are to pay hospital duty, will be entitled to relief as well as the seamen of the United States.
The provision in the 4th section of this chapter is also new and important. The scarcity of seamen has been, and is still, severely felt. It is proposed to encourage the employment of boys as apprentices, in certain proportions to tonnage, by relieving the vessels on which they are employed of one-half of the hospital duty.
The remaining provisions of this chapter are those of the quarantine and health laws now in force, and which it is not proposed to change. These recognise the quarantine and health laws of the States, and require them to be duly observed by collectors and other officers of the revenue, and make provisions for security of the revenue in cases of goods on board or unladen from vessels subject to quarantine.
Chapter 14. “Regulating the importations of drugs and medicines."
This chapter presents the law substantially as it now is, simplified in its arrangement, and provides for the appointment and payment of drug examiners at the principal ports, for the due examination by them of drugs, medicines, medicinal essential oils, and chemical preparations, with a view of ascertaining their quality, purity, strength, and fitness for medicinal purposes, with provisions for reëxamination and analysis, on appeal from the decision of the United States examiners, and the exportation and destruction of those rejected as deleterious or unfit for medicinal use.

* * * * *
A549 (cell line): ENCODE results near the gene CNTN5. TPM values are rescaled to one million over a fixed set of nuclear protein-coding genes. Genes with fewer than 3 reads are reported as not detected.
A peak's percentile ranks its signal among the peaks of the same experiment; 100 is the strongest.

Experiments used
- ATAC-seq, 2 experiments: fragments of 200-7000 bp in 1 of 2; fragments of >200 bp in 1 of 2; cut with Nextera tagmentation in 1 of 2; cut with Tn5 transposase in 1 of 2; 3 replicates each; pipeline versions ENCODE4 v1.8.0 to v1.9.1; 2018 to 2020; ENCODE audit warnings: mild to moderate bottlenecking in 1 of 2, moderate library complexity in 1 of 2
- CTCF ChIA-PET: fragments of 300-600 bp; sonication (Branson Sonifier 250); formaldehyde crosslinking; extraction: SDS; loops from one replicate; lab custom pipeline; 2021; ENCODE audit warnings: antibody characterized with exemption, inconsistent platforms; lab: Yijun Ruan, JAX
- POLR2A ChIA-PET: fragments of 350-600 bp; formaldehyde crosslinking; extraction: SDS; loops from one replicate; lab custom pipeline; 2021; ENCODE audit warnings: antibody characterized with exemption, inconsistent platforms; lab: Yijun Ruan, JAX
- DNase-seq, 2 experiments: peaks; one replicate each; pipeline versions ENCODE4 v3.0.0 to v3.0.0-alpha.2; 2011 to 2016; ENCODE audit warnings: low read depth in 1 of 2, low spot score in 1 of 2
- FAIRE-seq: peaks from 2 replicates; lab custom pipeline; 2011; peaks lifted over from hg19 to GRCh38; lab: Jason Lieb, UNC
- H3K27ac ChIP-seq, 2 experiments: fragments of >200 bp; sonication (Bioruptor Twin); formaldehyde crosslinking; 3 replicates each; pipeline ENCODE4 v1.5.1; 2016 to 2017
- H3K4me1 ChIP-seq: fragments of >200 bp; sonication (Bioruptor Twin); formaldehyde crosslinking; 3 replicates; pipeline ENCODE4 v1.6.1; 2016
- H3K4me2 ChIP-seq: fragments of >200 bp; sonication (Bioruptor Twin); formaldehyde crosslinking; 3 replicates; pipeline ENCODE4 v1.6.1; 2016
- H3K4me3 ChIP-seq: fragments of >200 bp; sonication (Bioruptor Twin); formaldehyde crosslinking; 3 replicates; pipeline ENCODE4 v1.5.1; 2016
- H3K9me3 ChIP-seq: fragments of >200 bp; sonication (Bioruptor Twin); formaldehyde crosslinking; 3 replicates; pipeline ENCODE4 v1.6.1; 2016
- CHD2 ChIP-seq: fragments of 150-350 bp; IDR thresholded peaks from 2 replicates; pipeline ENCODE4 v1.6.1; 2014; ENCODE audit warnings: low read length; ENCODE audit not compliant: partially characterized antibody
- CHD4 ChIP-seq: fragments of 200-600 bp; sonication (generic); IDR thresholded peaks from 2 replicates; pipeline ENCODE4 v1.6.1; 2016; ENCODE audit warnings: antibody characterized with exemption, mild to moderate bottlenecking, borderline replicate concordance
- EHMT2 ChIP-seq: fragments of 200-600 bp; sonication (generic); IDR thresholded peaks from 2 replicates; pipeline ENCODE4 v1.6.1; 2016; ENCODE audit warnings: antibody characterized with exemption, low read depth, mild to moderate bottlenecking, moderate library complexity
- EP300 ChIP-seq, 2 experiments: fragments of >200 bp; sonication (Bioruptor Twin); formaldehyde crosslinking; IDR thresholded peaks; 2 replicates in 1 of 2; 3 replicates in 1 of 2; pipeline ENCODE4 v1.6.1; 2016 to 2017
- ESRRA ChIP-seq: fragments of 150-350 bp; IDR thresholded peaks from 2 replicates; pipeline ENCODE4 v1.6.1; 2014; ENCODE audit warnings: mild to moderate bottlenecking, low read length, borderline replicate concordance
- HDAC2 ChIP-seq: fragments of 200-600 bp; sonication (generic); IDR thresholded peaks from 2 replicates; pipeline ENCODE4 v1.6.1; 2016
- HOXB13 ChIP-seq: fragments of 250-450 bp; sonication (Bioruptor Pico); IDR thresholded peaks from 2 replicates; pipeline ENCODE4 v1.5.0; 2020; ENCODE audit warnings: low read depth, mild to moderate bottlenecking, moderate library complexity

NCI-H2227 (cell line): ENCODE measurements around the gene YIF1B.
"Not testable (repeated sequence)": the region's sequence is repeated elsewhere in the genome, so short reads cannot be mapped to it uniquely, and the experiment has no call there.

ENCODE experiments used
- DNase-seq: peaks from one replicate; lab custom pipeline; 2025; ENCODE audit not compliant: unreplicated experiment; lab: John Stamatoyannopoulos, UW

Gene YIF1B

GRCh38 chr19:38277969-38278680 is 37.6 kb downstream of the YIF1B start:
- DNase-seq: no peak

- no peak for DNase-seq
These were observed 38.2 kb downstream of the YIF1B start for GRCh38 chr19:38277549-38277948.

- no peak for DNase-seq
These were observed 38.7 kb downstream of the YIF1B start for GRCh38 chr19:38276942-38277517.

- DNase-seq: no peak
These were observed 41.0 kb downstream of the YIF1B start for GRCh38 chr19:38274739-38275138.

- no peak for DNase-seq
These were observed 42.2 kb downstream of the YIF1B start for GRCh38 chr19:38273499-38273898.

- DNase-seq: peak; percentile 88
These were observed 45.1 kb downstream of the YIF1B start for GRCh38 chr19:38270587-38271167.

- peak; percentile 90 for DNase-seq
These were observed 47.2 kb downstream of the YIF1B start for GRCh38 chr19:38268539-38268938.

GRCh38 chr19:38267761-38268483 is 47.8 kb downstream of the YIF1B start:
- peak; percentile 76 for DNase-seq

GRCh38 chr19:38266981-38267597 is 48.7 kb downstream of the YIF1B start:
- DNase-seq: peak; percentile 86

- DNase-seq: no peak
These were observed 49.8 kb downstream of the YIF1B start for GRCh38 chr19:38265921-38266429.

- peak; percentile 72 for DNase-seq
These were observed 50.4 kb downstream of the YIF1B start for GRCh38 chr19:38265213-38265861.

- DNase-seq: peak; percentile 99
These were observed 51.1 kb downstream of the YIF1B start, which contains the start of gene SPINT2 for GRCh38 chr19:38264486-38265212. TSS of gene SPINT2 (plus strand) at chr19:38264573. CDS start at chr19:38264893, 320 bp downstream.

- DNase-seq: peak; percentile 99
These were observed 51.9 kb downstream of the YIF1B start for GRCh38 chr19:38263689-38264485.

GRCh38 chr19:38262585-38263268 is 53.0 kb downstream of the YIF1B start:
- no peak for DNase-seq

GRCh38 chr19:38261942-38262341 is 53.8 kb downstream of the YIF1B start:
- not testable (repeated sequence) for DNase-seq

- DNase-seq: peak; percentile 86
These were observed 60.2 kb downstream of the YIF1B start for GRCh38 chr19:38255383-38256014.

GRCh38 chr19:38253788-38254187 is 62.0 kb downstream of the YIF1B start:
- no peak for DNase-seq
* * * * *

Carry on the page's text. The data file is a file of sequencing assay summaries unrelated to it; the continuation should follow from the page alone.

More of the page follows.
It is now proposed to add coffee, imported in the grain or otherwise, to the list of articles subjected to examination, and if found so dam. aged, adulterated or deteriorated, as to be unfit for use, to place it on the footing of deleterious drugs and medicines, to be subjected to the same provisions, prohibitions and penalties.
Chapter 15. “Èxamination of custom houses, depositories and other public offices, prohibited importations, and other miscellaneous pro. visions.”
This chapter, the last in the code, is composed of provisions taken mainly from existing laws, and which could not be placed in the preceding chapters without impairing the simplicity of their arrangement.
It contains a provision authorizing the Secretary of the Treasury to appoint and compensate agents to examine the mints, custom-houses and land offices, for the detection of fraud on the public revenue, and for the arrest of defaulters and counterfeiters of the coin of the United States; prohibits officers of the customs from owning vessels, or being concerned in importations of goods, or transportation of passengers; regulates the character and execution of custom-house and duty bonds; imposes a penalty for the fraudulent and clandestine introduction of dutiable goods, and for the withholding by collectors, receivers and disbursing agents, upon the allegation of a claim to credits, of balances of public money after the order of the Secretary of the Treasury for their payment into the treasury.
MARCH 3, 1855.
Mr. EDMUNDSON, from the Committee on Revolutionary Pensions,
made the following
The Committec on Revolutionary Pensions, to whom was referred the petition
of Elizabeth Bankstone, the widow of Elijah Bankstone, a soldier of the Revolution, late of Butts county, Georgia, now deceased, report: